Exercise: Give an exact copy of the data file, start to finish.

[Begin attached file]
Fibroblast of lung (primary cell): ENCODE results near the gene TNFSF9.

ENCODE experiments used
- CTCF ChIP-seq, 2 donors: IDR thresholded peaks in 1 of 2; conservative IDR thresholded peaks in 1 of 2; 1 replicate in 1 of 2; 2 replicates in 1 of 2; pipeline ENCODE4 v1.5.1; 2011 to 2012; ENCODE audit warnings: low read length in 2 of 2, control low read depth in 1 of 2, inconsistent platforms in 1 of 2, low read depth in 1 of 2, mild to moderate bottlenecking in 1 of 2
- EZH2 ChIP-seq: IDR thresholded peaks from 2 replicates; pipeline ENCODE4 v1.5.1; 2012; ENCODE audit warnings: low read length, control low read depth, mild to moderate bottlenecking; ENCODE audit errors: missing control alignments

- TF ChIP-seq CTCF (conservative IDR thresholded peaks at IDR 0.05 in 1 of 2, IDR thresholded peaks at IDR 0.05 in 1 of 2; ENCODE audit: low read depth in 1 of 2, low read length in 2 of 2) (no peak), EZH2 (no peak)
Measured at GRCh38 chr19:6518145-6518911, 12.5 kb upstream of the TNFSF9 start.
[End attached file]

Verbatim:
Fibroblast of lung (primary cell): ENCODE results near the gene TNFSF9.

ENCODE experiments used
- CTCF ChIP-seq, 2 donors: IDR thresholded peaks in 1 of 2; conservative IDR thresholded peaks in 1 of 2; 1 replicate in 1 of 2; 2 replicates in 1 of 2; pipeline ENCODE4 v1.5.1; 2011 to 2012; ENCODE audit warnings: low read length in 2 of 2, control low read depth in 1 of 2, inconsistent platforms in 1 of 2, low read depth in 1 of 2, mild to moderate bottlenecking in 1 of 2
- EZH2 ChIP-seq: IDR thresholded peaks from 2 replicates; pipeline ENCODE4 v1.5.1; 2012; ENCODE audit warnings: low read length, control low read depth, mild to moderate bottlenecking; ENCODE audit errors: missing control alignments

- TF ChIP-seq CTCF (conservative IDR thresholded peaks at IDR 0.05 in 1 of 2, IDR thresholded peaks at IDR 0.05 in 1 of 2; ENCODE audit: low read depth in 1 of 2, low read length in 2 of 2) (no peak), EZH2 (no peak)
Measured at GRCh38 chr19:6518145-6518911, 12.5 kb upstream of the TNFSF9 start.